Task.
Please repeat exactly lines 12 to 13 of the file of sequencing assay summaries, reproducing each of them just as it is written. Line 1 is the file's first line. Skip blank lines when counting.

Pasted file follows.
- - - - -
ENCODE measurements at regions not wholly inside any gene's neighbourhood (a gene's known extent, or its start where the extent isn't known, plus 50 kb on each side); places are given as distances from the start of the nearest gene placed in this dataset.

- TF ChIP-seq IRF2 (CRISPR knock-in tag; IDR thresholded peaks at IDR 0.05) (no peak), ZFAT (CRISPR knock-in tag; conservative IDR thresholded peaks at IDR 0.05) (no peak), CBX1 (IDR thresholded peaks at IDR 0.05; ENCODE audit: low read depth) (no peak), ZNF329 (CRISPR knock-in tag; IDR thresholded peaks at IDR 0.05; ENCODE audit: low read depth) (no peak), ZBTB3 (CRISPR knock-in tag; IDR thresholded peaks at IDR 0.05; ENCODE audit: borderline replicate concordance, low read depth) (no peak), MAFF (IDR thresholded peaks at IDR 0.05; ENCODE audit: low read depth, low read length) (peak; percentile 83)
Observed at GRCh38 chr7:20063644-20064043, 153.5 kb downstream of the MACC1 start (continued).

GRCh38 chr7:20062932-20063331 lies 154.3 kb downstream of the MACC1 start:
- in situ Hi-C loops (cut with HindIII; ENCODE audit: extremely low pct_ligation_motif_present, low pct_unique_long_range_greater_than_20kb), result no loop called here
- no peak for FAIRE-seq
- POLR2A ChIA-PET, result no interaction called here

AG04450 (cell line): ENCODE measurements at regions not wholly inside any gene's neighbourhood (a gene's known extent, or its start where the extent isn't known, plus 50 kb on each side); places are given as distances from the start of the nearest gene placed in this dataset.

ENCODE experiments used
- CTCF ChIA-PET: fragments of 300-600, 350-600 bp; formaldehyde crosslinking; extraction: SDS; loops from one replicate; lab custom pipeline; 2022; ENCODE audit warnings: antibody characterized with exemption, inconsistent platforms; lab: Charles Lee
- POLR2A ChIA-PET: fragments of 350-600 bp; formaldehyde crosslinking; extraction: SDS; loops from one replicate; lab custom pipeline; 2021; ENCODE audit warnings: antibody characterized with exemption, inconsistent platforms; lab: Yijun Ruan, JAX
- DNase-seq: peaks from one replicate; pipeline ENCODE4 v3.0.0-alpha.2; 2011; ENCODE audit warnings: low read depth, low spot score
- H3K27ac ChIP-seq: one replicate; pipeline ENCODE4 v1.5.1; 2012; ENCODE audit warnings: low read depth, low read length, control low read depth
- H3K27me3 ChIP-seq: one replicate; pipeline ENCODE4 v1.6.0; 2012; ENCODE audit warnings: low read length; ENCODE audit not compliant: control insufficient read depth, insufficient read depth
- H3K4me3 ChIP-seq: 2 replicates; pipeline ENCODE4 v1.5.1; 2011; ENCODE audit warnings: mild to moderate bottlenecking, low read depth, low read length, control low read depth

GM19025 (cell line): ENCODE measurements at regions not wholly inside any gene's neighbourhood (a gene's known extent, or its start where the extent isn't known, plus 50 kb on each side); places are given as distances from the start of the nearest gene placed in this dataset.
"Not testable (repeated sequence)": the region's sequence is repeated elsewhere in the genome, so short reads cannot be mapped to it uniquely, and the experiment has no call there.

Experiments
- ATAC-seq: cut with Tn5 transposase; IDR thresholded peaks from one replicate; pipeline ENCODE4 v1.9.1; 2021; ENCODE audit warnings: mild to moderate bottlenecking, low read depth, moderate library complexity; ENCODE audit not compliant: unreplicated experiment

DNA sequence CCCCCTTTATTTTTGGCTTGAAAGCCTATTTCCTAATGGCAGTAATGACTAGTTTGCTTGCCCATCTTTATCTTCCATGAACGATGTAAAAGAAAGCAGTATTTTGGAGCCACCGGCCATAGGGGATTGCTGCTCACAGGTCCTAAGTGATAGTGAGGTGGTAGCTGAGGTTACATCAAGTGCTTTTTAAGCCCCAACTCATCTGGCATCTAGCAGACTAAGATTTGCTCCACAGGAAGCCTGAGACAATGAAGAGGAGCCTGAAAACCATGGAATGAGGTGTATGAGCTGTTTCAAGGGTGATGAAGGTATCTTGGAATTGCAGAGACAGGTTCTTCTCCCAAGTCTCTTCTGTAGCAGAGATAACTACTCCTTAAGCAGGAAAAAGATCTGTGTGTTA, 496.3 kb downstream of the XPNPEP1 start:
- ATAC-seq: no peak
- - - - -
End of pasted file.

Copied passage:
- DNase-seq: peaks from one replicate; pipeline ENCODE4 v3.0.0-alpha.2; 2011; ENCODE audit warnings: low read depth, low spot score
- H3K27ac ChIP-seq: one replicate; pipeline ENCODE4 v1.5.1; 2012; ENCODE audit warnings: low read depth, low read length, control low read depth